Word often leaks of the NBA's MVP winner in the first week of May, with the final result often a foregone conclusion. The 2015-2016 winner of the Maurice Podoloff Trophy will again come as little surprise, but there is some intrigue as to the number of first-place votes the winner will get from the roughly 130 sportswriters and broadcasters. 

Stephen Curry and the Golden State Warriors have taken a massive blue, gold, and white eraser to the NBA’s record books this season, prompting whispers that the 28-year-old point guard and league-leading scorer will become the first unanimously chosen MVP. Behind Curry’s career-best 30.1 points per game, on top of a record-busting 402 three-pointers, the Warriors set a new single-season bench mark of 73 regular season victories and the reigning NBA champions appear poised to claim back-to-back titles.

Every category and indication seems to make Curry a shoe-in for MVP for the second-straight season and the first ever unanimous selection, but history and a number of other worthy candidates suggest otherwise.

After Curry, the list of MVP candidates is rather long. There’s four-time winner LeBron James, who lifted the Cleveland Cavaliers atop the Eastern Conference as they appear headed for the NBA Finals for a second-straight time. James’ numbers were once again stellar: 25.3 points, 7.4 rebounds, 6.8 assists and a 52.0 percent field-goal percentage.

Then there’s San Antonio Spurs forward Kawhi Leonard, who already picked up his second consecutive Defensive Player of the Year award and helped the Spurs post a largely unheralded 67-win season with his career-best 21.2 points a contest. Going a little deeper, Leonard should be credited for ushering San Antonio out of the Tim Duncan-Tony Parker Era and into a brand new one that could dominate the league for another decade.

Curry, James, and Leonard, along with Oklahoma City Thunder stars Kevin Durant and Russell Westbrook, each have cases for league MVP. Couple their respective accomplishments with MVP voting history, and it seems unlikely Curry will sweep every ballot.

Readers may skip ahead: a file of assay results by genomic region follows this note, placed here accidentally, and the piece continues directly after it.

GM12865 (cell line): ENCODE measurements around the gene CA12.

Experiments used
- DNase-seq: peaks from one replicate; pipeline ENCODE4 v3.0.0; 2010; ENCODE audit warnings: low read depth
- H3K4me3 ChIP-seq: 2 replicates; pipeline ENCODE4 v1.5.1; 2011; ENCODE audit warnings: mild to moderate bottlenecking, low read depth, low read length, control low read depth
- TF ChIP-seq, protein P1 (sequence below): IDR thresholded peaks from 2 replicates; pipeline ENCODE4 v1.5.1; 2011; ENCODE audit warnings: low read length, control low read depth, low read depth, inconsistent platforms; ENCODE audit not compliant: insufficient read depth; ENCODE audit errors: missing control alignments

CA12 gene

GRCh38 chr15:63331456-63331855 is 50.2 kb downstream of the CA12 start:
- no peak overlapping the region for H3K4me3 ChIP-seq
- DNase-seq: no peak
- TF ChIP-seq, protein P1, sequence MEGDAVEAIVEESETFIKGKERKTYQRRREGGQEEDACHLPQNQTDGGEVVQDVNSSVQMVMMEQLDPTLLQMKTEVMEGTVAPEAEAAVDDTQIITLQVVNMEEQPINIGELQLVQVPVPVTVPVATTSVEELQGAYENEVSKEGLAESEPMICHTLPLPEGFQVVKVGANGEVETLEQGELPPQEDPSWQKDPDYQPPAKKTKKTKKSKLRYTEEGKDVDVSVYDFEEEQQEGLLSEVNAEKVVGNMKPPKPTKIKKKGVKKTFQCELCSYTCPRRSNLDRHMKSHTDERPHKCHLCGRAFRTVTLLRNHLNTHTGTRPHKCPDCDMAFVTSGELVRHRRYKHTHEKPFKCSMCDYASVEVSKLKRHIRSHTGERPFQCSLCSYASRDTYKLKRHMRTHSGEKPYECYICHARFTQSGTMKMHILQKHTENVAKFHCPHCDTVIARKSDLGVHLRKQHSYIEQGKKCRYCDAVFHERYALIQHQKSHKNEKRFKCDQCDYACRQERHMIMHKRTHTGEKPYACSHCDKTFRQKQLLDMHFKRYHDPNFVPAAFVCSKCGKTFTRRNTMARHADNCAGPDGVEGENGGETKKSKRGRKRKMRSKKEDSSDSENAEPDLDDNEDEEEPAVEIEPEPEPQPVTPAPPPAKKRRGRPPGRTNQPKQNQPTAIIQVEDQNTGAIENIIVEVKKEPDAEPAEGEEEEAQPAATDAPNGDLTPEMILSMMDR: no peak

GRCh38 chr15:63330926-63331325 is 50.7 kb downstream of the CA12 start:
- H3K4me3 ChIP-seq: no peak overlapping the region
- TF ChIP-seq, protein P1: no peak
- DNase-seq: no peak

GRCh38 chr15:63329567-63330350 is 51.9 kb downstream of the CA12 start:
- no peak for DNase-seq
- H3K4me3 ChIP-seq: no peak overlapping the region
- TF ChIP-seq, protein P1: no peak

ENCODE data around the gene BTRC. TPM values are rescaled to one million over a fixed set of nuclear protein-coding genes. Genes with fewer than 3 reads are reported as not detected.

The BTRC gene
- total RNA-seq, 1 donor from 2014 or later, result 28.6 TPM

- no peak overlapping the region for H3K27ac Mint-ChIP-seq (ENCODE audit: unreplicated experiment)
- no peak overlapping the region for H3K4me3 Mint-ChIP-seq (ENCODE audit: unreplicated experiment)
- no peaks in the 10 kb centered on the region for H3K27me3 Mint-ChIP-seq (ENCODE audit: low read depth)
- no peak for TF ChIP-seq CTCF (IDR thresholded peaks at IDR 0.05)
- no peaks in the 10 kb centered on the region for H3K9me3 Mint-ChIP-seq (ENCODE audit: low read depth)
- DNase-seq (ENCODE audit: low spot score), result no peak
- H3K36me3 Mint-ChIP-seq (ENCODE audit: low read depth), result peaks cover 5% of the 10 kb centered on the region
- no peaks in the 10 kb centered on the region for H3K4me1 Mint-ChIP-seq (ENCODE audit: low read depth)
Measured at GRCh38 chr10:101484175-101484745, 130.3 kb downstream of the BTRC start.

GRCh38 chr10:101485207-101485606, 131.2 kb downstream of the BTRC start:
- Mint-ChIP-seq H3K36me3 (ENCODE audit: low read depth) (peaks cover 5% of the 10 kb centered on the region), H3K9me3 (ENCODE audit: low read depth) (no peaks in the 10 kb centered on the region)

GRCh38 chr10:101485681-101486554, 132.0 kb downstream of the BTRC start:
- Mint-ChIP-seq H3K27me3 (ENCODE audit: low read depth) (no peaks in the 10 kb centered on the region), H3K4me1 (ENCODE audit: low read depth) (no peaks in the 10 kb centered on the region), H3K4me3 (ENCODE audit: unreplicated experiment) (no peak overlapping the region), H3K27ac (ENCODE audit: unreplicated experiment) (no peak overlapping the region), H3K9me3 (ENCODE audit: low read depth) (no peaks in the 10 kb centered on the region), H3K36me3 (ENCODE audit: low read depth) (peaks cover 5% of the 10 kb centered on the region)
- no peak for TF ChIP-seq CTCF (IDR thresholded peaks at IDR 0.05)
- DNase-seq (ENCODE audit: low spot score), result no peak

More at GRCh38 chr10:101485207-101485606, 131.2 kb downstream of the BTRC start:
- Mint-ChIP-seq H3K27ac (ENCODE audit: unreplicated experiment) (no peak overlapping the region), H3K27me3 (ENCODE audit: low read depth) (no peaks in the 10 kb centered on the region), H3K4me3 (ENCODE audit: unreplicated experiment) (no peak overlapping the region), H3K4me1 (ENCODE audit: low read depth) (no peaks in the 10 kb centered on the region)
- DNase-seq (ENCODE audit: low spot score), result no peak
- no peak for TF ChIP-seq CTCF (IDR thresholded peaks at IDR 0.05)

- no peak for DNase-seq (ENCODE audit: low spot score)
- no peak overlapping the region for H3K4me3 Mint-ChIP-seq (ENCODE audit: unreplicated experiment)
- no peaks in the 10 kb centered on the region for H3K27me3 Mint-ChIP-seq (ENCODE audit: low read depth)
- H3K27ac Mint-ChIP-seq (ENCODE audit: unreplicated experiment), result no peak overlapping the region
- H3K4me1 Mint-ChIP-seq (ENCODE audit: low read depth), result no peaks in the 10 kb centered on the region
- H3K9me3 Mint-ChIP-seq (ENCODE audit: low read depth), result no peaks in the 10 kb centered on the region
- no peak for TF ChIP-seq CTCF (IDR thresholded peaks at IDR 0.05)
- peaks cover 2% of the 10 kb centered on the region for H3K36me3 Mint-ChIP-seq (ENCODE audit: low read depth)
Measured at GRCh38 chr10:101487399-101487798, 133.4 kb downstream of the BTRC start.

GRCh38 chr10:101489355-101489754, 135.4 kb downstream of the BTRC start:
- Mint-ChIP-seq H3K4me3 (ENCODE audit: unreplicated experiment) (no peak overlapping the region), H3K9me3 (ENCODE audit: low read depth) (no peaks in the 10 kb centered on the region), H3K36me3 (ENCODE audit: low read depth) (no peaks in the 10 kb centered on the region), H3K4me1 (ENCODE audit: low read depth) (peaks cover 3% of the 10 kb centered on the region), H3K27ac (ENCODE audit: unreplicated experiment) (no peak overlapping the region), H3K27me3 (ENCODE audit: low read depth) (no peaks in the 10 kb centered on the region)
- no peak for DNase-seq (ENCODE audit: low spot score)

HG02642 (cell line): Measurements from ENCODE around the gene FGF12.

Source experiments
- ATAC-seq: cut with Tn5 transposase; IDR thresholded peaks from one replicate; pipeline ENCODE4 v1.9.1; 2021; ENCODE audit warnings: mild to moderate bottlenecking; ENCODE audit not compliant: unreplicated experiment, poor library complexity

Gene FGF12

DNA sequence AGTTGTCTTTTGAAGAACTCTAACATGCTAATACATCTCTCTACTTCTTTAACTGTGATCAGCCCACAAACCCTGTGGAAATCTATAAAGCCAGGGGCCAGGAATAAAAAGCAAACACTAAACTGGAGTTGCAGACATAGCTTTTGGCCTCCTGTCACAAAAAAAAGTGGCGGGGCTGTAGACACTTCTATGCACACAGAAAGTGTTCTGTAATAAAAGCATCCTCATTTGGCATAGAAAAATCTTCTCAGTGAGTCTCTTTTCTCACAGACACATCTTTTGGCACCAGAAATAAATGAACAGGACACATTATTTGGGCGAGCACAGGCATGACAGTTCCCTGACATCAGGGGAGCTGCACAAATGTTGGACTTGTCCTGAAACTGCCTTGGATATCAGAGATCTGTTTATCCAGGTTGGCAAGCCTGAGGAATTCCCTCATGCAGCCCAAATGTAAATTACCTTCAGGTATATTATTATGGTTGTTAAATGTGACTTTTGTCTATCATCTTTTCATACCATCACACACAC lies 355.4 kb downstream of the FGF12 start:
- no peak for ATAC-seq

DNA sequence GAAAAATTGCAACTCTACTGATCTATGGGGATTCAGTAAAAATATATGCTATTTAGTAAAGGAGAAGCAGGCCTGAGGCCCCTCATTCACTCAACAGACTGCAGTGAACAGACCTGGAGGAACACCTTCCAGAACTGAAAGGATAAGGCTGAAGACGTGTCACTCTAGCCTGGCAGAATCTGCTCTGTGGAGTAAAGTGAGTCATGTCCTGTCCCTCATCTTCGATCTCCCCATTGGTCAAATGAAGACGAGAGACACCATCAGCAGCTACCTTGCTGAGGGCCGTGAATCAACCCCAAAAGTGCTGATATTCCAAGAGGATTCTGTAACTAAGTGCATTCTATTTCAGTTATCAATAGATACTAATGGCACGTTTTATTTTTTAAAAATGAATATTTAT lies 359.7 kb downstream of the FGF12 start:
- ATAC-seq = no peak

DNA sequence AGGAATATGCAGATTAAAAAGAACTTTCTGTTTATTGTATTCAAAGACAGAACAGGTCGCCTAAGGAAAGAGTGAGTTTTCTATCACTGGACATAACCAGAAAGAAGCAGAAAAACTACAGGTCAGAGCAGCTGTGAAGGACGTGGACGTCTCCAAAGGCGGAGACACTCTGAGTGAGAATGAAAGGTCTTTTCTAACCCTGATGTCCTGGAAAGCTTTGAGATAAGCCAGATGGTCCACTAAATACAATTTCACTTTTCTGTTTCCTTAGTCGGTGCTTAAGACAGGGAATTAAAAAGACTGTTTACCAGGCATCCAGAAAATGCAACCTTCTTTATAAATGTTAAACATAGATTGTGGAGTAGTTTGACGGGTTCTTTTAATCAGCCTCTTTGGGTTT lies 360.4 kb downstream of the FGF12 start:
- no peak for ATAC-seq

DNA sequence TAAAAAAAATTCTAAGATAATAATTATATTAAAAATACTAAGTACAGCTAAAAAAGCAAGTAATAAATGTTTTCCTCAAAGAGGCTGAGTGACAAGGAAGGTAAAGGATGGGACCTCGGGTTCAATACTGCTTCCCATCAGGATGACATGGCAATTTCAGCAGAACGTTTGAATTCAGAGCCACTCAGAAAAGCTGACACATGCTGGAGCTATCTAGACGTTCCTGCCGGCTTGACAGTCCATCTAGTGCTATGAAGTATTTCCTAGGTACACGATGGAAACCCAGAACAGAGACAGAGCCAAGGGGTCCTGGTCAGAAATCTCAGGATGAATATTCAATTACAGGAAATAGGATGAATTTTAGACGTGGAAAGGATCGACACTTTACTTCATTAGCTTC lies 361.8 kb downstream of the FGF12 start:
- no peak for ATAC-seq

When James claimed his fourth MVP in 2013 with the Miami Heat, he came one vote shy of a unanimous selection despite helping Miami claim 62 wins. And back when Los Angeles Lakers center Shaquille O’Neal won the only MVP of his career in 2000, he came up one vote shy, as Philadelphia 76ers guard Allen Iverson earned a vote. Sports anchor Fred Hickman famously denied O'Neal the title of "unanimous MVP" with Hickman later recounting receiving death threats for his subjective reasoning of defining a player's value.

The debate of "most valuable" is expected to come again in a matter of days, and Curry will remain in good company if he is prevented from receiving a unanimous selection.

Perhaps the most blatant reason why Curry is a long shot to get every MVP vote goes back 20 years. The 72-win Chicago Bulls squad, led by six-time MVP Michael Jordan, was the talk of the 1995-1996 season as they successfully broke the Lakers' long-coveted 69-win record from 1971-1972. Still, Jordan came up four votes shy of an MVP sweep. If the sports media was willing to deny Jordan, it's hard to believe they won't pay Curry the same courtesy.

Curry, who collected 100 of the 130 votes last year, will certainly receive the honor again this year. But the sharpshooter can expect James and Leonard to siphon off some votes to keep the title of "unanimous MVP" still unclaimed.